Gnawing may be visible on doors, ledges, in corners, in wall material, on stored materials, or on other surfaces wherever mice are present. Fresh accumulations of wood shavings, insulation, and other gnawed material indicate active infestations. Size of entry holes (often 1 1/2 inches [3.8 cm] in diameter or less for mice, 2 inches [5 cm] or larger for rat) or tooth marks can be used to distinguish rat gnawing from mouse gnawing. Mice keep their paired incisor teeth, which grow continuously, worn down by gnawing on hard surfaces and by working them against each other.
Sounds such as gnawing, climbing in walls, running across the upper surface of ceilings, and squeaks are common where mice are present. Visual sightings of mice may be possible during daylight hours, and mice also can be seen after dark with the aid of a flashlight or spotlight. Nests frequently are found when cleaning garages, closets, attics, basements, and outbuildings where mice are present. They consist of fine, shredded fibrous materials.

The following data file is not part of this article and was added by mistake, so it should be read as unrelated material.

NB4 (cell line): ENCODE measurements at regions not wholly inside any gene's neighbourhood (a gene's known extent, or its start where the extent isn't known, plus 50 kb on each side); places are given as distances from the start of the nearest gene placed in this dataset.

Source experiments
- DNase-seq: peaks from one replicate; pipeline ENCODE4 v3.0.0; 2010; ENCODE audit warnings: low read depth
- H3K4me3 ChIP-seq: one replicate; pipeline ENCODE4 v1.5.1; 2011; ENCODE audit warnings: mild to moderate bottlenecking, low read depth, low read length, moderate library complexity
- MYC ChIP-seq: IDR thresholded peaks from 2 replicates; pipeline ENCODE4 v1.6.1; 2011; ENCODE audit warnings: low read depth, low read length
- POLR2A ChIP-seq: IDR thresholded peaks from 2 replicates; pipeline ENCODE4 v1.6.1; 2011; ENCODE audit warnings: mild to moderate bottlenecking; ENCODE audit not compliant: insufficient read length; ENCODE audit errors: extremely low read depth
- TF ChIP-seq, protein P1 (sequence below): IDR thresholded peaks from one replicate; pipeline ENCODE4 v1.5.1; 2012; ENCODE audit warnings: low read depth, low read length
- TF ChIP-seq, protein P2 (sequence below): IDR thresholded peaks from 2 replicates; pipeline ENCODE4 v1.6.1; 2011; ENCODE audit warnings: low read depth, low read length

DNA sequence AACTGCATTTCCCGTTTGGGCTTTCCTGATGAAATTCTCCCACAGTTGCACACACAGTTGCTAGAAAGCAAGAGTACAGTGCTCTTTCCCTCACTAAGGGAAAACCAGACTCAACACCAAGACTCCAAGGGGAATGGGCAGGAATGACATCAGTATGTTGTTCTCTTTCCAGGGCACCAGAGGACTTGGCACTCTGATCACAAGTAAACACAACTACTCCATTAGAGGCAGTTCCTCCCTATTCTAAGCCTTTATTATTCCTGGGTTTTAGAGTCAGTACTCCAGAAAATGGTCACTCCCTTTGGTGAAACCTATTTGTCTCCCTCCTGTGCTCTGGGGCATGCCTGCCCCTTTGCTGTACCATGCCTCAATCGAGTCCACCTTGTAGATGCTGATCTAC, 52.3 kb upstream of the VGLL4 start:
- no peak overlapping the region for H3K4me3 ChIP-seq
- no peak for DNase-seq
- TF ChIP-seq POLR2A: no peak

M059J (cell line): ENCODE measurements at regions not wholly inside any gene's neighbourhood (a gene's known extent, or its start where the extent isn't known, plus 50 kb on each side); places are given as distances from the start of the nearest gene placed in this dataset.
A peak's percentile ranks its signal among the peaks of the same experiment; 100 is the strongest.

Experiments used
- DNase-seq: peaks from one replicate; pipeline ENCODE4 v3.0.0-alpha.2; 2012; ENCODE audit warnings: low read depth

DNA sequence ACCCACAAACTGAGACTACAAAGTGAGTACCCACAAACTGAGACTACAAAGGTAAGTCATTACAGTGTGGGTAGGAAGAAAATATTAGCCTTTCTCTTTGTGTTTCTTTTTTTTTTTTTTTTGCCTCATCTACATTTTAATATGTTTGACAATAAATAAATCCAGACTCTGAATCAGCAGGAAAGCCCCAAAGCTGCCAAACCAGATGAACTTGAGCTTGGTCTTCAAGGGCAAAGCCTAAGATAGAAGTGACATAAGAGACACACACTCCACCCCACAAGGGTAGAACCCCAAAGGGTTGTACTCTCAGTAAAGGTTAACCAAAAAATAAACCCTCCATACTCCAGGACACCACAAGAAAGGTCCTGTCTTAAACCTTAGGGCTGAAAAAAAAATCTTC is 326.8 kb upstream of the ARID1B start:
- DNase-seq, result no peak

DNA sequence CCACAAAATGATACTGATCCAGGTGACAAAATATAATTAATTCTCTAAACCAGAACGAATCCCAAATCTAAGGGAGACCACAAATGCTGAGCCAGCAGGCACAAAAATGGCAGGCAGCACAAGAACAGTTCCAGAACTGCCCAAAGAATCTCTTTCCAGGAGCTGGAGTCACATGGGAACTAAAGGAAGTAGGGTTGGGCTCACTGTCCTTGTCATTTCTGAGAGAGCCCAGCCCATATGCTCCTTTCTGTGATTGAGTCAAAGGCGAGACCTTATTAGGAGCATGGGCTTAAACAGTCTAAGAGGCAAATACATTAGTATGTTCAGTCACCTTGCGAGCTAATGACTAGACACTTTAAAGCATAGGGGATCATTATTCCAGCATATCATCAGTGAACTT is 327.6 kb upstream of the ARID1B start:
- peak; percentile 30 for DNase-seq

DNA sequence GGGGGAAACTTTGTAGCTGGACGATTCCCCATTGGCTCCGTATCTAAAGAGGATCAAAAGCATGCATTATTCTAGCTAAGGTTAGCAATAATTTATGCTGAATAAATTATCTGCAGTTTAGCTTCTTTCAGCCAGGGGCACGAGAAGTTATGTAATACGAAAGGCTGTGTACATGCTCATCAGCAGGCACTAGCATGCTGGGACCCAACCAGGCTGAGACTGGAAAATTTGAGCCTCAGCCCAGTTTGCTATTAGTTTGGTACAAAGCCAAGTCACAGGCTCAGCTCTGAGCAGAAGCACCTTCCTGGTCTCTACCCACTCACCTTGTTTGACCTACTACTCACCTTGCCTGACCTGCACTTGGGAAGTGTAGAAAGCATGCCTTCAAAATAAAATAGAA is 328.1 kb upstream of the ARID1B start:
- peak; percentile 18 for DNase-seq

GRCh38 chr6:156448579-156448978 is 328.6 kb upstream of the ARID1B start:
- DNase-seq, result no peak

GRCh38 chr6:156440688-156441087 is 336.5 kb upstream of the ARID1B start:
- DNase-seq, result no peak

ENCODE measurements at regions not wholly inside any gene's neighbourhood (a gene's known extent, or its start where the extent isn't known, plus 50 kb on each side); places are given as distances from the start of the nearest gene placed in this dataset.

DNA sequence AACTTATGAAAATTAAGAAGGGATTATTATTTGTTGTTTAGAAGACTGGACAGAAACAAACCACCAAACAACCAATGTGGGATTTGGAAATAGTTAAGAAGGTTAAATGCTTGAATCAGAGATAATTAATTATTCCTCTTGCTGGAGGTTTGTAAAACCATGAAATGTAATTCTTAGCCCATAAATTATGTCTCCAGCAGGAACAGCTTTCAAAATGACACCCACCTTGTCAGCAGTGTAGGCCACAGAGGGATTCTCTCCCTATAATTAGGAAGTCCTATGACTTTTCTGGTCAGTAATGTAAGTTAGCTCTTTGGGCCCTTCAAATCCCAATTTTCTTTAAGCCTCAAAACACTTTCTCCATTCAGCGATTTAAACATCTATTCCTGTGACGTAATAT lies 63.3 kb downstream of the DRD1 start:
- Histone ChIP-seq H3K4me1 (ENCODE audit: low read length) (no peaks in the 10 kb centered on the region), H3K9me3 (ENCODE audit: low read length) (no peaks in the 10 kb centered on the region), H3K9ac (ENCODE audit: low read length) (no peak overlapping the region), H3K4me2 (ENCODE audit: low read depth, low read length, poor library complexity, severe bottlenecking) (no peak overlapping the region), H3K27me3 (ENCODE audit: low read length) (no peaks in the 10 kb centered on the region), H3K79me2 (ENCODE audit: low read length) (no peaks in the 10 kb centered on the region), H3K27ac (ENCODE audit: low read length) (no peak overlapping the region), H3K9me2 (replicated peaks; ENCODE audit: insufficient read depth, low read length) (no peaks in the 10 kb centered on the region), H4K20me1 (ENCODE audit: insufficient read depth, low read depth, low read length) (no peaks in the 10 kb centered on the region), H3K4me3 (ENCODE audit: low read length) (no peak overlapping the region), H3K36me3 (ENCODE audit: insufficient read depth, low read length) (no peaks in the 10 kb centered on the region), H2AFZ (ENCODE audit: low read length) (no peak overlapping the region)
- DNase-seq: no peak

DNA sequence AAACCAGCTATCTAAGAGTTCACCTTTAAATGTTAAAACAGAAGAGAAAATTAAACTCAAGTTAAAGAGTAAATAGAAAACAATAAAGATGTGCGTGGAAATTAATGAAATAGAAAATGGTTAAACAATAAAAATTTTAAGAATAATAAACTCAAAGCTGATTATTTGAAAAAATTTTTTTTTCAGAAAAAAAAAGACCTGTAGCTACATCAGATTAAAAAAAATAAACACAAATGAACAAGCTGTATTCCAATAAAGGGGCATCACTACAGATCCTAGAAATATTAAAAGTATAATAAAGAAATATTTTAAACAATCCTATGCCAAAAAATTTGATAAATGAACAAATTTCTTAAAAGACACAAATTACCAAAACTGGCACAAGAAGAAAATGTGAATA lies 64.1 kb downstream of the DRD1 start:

Odors may indicate the presence of house mice. A characteristic musky odor is a positive indication that house mice are present, and this odor can be used to differentiate their presence from that of rats.
Estimating Mouse Numbers
Mouse sign and visual sightings are of limited value in accurately estimating mouse numbers, but they are the simplest and often the only practical method available. Search premises thoroughly when looking for mice. In structures, searches should include attics, basements, around foundations, crawl spaces, and behind and under stored materials.